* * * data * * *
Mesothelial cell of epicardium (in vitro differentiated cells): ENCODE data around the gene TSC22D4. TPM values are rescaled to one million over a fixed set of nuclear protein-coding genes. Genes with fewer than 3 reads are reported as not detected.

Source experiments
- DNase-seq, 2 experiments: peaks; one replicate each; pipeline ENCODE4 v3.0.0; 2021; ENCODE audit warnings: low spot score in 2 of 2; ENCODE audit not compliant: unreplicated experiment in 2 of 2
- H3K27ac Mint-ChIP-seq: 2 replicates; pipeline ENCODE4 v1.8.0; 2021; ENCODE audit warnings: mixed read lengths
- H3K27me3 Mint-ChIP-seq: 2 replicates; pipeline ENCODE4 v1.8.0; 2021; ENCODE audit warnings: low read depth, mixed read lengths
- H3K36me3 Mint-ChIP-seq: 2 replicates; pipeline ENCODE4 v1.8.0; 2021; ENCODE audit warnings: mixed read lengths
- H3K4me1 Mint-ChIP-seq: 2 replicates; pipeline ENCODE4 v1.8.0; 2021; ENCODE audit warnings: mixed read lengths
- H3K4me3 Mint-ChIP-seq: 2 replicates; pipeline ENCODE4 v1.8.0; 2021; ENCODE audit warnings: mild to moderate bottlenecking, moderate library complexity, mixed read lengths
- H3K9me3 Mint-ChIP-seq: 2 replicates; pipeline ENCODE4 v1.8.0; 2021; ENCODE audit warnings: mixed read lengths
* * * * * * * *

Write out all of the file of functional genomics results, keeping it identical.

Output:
Mesothelial cell of epicardium (in vitro differentiated cells): ENCODE data around the gene TSC22D4. TPM values are rescaled to one million over a fixed set of nuclear protein-coding genes. Genes with fewer than 3 reads are reported as not detected.

Source experiments
- DNase-seq, 2 experiments: peaks; one replicate each; pipeline ENCODE4 v3.0.0; 2021; ENCODE audit warnings: low spot score in 2 of 2; ENCODE audit not compliant: unreplicated experiment in 2 of 2
- H3K27ac Mint-ChIP-seq: 2 replicates; pipeline ENCODE4 v1.8.0; 2021; ENCODE audit warnings: mixed read lengths
- H3K27me3 Mint-ChIP-seq: 2 replicates; pipeline ENCODE4 v1.8.0; 2021; ENCODE audit warnings: low read depth, mixed read lengths
- H3K36me3 Mint-ChIP-seq: 2 replicates; pipeline ENCODE4 v1.8.0; 2021; ENCODE audit warnings: mixed read lengths
- H3K4me1 Mint-ChIP-seq: 2 replicates; pipeline ENCODE4 v1.8.0; 2021; ENCODE audit warnings: mixed read lengths
- H3K4me3 Mint-ChIP-seq: 2 replicates; pipeline ENCODE4 v1.8.0; 2021; ENCODE audit warnings: mild to moderate bottlenecking, moderate library complexity, mixed read lengths
- H3K9me3 Mint-ChIP-seq: 2 replicates; pipeline ENCODE4 v1.8.0; 2021; ENCODE audit warnings: mixed read lengths